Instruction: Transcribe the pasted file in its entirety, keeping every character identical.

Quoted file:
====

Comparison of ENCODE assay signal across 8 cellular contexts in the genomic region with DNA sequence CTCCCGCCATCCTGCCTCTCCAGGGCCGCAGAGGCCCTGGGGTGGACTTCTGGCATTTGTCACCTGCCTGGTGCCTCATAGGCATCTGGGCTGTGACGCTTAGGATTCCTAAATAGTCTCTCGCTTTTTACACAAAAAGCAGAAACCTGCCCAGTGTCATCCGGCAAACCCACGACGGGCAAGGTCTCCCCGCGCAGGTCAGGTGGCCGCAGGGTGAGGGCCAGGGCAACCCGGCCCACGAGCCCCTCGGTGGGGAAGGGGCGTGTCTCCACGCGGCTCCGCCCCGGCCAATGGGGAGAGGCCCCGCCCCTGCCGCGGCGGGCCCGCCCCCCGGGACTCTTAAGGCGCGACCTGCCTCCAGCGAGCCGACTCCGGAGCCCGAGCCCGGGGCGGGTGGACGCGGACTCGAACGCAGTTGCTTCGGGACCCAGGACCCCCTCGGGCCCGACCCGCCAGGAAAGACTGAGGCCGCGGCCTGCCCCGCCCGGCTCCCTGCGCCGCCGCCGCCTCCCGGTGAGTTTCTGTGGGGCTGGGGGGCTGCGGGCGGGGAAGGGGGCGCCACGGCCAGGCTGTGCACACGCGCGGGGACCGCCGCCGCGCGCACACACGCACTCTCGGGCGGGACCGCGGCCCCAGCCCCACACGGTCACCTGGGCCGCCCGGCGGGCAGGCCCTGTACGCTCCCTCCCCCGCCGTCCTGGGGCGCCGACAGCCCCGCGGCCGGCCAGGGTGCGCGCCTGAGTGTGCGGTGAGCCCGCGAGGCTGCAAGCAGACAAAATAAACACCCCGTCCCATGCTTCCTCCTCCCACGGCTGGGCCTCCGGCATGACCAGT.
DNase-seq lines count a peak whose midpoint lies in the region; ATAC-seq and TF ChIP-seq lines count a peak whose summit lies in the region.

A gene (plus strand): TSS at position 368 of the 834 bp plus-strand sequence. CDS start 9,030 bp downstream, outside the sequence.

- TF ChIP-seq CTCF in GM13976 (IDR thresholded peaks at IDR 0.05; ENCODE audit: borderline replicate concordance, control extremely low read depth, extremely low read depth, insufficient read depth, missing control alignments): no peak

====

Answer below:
Comparison of ENCODE assay signal across 8 cellular contexts in the genomic region with DNA sequence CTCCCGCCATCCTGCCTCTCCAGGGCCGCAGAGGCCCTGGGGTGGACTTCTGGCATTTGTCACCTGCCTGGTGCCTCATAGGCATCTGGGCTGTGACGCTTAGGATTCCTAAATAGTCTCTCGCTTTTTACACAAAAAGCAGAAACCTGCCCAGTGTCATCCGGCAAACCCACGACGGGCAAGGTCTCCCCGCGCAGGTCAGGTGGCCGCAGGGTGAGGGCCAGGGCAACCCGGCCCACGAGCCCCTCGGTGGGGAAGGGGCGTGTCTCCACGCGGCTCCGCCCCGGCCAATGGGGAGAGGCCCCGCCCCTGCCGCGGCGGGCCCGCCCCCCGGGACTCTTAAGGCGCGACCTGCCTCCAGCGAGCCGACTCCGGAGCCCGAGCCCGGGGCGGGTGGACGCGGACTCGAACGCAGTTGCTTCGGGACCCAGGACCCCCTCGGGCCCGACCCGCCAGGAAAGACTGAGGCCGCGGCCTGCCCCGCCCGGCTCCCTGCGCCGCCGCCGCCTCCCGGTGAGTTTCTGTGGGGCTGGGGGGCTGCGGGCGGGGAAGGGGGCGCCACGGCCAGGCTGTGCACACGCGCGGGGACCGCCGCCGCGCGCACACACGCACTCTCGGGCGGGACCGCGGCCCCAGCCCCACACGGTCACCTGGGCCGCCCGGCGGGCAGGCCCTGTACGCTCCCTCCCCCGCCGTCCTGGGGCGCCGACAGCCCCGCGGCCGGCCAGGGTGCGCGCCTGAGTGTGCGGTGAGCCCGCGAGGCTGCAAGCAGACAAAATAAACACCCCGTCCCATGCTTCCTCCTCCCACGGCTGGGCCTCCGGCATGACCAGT.
DNase-seq lines count a peak whose midpoint lies in the region; ATAC-seq and TF ChIP-seq lines count a peak whose summit lies in the region.

A gene (plus strand): TSS at position 368 of the 834 bp plus-strand sequence. CDS start 9,030 bp downstream, outside the sequence.

- TF ChIP-seq CTCF in GM13976 (IDR thresholded peaks at IDR 0.05; ENCODE audit: borderline replicate concordance, control extremely low read depth, extremely low read depth, insufficient read depth, missing control alignments): no peak